Iowa Expands Medical Marijuana Access; Looks to Strike Deal With Minnesota for Quicker Access

Taking medical marijuana across state lines isn't any more illegal than transporting it within a state.


Alex Milan Tracy/Sipa USA/Newscom

Iowa Gov. Terry Branstad on Monday signed a bill to expand access to medical marijuana in his state, but it might take as long as 18 months before patients with cancer and other diseases can get the drug in Iowa, as the state has to find growers and license distributors.

In the meantime, Iowans might be able to travel to Minnesota to obtain medical marijuana, under a proposed agreement that would be the first of its kind in the country.

"Iowa is trying to provide an innovative path to help patients obtain relief while the state gets its own system up and running," says Kate Bell, an attorney with Marijuana Policy Project, a national pro-legalization nonprofit.

A component of the bill signed by Branstad directs state official in Iowa to contact Minnesota's Department of Health with the intention of opening a sharing agreement between the two states. Iowa Speaker of the House Linda Upmeyer (R-District 54) told the Associated Press last week that a deal between the two states could allow Iowans to have access to medical marijuana while the state is going through the process of setting up its own network of growers and distributors.

"It's providing access to Iowans and doing it as quickly as we can," Upmeyer told the AP. "I just want to be sure if we have a tough time finding a grower, we have another source available."

Minnesota would have to agree. A spokesman for the Minnesota Department of Health's medical cannabis program told Reason that the state legislature would have to change the rules to allow Iowans to access the drug in Minnesota. Minnesota Speaker of the House Kurt Daudt (R-District 31A) told the AP that he sees the potential for a sharing agreement with Iowa that would be "mutually beneficial thing" because it would allow manufacturers in Minnesota to find more customers.

If Minnesota changes its rules along the lines of what has been floated by Upmeyer, the bilateral agreement between the two states would be unique, but it would not be the first time that a state has allowed out-of-state residents access to medical marijuana. According to the Marijuana Policy Project, 14 of the 29 states with legal medical marijuana allow some form of "reciprocity" to accept out-of-state marijuana prescriptions. The MPP says it's important for states to include reciprocity agreements in their medical marijuana laws so patients can safely obtain the drug while visiting a different state or, as is the case in Iowa, while waiting for dispensaries to be licensed and become operational in their home states.

Despite the fact that medical marijuana is now legal in a majority of states, marijuana remains on the federal government's Schedule I list—a classification given to drugs with "no currently accepted medical use and a high potential for abuse," according to the Drug Enforcement Administration. There are concerns about a potential crackdown on state-level legalization efforts by the U.S. Department of Justice, particularly in the wake of Attorney General Jeff Sessions' comments last week encouraging prosecutors to seek harsher penalties for drug traffickers.

But moving medical marijuana from Minnesota to Iowa is unlikely to get you in any more trouble than if you'd been transporting it within Minnesota. That's because of a 2005 Supreme Court ruling (Gonzalez v. Raich) that gave Congress the authority to regulate even intra-state non-commercial cannabis activity.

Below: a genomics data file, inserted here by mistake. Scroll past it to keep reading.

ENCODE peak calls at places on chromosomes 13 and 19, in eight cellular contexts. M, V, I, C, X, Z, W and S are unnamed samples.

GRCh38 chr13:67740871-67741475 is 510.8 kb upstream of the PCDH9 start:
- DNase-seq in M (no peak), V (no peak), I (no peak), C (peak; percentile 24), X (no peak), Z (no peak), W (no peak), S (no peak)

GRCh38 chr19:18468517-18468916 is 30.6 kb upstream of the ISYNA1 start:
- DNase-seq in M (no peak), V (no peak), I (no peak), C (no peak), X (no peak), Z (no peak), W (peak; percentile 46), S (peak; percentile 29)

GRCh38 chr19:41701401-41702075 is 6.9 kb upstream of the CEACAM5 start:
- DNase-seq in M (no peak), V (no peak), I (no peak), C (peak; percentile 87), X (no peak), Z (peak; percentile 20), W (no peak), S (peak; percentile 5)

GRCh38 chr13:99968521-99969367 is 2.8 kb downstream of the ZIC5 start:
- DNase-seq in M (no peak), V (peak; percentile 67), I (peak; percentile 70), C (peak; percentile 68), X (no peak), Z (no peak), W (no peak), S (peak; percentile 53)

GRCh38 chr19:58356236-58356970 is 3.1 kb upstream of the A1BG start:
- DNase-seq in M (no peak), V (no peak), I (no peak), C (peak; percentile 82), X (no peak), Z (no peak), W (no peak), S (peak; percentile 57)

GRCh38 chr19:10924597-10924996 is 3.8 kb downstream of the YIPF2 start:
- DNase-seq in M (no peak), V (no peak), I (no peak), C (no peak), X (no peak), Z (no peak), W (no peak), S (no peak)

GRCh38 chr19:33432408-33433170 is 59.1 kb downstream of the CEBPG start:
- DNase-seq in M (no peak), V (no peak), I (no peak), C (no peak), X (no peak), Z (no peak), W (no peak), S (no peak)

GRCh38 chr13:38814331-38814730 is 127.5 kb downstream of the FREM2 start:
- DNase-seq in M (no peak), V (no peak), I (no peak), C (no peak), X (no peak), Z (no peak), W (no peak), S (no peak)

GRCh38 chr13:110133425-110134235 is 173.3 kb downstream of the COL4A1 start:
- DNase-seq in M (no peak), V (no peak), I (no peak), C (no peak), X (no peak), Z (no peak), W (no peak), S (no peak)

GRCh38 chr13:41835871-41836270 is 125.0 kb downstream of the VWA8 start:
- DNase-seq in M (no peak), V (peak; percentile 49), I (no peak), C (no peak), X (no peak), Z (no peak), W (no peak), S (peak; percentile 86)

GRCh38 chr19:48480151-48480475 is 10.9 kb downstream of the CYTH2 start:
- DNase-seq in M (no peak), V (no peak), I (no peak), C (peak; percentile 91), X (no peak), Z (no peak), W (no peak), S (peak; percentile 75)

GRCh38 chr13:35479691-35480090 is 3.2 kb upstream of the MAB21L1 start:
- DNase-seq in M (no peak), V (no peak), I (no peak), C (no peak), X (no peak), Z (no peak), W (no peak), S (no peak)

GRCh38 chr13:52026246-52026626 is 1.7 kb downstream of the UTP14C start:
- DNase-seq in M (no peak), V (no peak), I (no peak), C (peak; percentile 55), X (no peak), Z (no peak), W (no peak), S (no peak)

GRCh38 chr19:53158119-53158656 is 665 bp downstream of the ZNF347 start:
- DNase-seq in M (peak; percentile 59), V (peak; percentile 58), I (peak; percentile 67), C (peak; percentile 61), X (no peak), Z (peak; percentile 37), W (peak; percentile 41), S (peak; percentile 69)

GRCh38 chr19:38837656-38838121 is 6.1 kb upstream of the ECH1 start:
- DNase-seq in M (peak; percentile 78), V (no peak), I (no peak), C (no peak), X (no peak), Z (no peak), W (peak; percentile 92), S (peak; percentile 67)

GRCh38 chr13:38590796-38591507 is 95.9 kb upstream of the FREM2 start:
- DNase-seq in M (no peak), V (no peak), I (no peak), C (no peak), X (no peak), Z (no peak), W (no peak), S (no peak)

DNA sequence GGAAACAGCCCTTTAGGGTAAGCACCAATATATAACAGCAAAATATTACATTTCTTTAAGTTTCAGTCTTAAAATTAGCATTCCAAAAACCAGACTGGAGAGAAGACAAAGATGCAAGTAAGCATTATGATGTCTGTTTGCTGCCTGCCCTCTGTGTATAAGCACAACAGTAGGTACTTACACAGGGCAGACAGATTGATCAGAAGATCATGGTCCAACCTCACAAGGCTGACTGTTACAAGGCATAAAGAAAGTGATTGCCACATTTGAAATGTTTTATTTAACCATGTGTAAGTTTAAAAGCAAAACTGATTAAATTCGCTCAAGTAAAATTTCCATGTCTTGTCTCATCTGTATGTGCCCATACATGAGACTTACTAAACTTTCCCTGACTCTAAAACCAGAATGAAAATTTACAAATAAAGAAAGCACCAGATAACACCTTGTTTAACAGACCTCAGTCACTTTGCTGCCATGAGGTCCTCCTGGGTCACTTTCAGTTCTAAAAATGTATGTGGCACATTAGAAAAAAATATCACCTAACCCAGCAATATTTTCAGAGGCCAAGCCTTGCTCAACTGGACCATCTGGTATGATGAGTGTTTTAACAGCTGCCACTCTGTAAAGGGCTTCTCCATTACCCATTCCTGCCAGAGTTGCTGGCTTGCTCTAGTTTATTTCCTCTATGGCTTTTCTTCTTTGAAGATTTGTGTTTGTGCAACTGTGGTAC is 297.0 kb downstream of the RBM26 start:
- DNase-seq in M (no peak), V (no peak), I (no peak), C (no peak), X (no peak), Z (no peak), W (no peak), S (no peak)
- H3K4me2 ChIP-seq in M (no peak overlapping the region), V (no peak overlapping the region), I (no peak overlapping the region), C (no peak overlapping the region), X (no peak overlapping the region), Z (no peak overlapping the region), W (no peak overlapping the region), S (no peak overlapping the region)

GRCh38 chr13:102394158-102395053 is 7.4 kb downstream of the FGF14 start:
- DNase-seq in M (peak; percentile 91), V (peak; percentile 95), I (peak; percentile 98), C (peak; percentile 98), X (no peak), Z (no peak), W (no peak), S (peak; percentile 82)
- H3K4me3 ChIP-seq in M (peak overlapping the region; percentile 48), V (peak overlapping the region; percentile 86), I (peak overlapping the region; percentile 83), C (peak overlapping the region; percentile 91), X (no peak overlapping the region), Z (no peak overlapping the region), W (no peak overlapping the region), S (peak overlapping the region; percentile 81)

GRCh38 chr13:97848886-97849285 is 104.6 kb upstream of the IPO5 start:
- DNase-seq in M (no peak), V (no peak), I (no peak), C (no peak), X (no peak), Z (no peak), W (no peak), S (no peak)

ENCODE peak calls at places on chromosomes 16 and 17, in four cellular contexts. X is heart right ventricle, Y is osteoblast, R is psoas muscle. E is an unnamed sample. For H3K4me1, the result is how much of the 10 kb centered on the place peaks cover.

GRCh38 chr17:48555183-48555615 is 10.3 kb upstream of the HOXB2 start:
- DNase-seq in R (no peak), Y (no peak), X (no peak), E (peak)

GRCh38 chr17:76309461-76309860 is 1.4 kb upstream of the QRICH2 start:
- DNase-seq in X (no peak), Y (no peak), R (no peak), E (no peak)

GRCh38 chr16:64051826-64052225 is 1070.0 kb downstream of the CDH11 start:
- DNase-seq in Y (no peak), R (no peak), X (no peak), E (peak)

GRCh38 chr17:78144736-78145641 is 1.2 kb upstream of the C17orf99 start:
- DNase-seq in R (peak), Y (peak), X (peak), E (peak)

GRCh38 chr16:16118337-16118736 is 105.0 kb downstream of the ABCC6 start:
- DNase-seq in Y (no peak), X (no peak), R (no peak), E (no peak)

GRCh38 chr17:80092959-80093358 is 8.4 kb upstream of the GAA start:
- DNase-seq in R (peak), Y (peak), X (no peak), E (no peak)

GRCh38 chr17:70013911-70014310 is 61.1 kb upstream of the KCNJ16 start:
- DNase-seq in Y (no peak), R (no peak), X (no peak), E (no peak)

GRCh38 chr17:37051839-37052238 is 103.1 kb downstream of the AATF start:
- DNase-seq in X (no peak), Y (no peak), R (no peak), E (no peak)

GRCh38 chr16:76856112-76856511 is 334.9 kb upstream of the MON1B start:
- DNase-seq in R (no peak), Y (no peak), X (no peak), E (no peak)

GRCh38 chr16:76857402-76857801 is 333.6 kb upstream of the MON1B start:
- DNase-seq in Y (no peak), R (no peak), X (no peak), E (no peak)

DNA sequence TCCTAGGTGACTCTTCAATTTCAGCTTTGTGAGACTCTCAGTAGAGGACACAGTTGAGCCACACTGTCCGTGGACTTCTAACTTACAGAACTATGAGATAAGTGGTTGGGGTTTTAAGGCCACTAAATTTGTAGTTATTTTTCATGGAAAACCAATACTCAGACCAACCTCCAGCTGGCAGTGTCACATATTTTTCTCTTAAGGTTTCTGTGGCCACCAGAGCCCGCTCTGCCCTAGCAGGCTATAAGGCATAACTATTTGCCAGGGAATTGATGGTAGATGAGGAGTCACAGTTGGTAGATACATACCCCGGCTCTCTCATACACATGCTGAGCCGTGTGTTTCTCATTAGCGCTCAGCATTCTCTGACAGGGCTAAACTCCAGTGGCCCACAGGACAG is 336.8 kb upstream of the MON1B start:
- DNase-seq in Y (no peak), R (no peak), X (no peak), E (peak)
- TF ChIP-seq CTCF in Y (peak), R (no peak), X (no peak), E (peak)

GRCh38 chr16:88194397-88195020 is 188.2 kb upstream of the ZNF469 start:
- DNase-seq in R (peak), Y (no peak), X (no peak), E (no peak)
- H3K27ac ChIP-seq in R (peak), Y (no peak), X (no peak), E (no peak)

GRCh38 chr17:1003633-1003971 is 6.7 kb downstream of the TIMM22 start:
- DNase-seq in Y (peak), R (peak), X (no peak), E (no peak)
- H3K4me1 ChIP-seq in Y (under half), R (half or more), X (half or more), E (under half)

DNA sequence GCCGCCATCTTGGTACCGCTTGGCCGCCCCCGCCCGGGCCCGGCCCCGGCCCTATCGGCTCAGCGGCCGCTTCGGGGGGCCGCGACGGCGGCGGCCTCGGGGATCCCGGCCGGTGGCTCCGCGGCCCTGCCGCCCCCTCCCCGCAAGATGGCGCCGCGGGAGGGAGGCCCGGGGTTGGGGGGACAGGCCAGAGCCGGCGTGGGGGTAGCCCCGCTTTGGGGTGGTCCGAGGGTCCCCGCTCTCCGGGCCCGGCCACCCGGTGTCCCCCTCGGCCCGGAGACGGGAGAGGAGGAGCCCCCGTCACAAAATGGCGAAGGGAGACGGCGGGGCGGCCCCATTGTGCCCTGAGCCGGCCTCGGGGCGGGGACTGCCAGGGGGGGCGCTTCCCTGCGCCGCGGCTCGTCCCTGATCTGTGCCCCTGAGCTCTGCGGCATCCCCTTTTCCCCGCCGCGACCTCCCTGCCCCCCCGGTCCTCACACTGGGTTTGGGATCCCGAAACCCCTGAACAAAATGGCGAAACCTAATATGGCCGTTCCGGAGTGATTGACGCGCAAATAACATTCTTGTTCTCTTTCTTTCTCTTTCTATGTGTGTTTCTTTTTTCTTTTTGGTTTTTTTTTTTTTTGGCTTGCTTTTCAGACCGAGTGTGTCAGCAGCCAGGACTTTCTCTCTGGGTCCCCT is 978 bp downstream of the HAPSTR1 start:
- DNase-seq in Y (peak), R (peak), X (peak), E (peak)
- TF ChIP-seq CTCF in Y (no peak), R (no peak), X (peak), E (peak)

"So the fact that it's interstate doesn't make it 'more illegal,'" Bell told Reason via email.

Since patients can go directly from one state to the other—without having to pass through any states where medical marijuana is illegal—there should be limited law enforcement issues, she said.

Since legalizing medical marijuana in 2015, Minnesota has seen steady growth in the number of patients accessing the drug. As of March 2017, there were more than 5,100 patients actively enrolled in the state's registry. The Minnesota Department of Health reports that 3,421 residents visited one of the state's four cannabis distribution centers in March, the most recent month for which data is available. That's the highest total for a single month so far, nearly five times the total from March 2016.

Source: Minnesota Department of Health Medical Cannibis Program Update (April 2017)

One of Minnesota's distribution centers is in Rochester, about 40 miles north of the Iowa state line.

Iowa's new rule does not add to the number of states with legal medical marijuana because Iowa had already legalized cannabis oil for the treatment of seizures in 2014. The law signed by Branstad on Monday expands access to include people suffering from cancer, chronic pain, and multiple sclerosis, among other conditions. Patients with terminal illnesses would also be allowed to access oil derived from cannabis. Patients must be over 18 years old, must have written permission from their doctor, and must register with the state. Only cannabis oils and other derivatives may be used, and they may not contain more than 3 percent tetrahydrocannabinol (THC), the main psychoactive compound found in marijuana.

Smoking marijuana is still illegal in Iowa, even if done for medical reasons. The same is true in Minnesota, where the drug is available only in oils, tinctures, and other non-smokable forms.

Branstad, in a statement issued after he signed the bill into law, said he had concerns about some parts of the bill, but not enough to warrant a veto. Instead, he urged state lawmakers to add additional rules prohibiting anyone with misdemeanor drug violations from working for Iowa's cannabis oil manufacturers or distributors.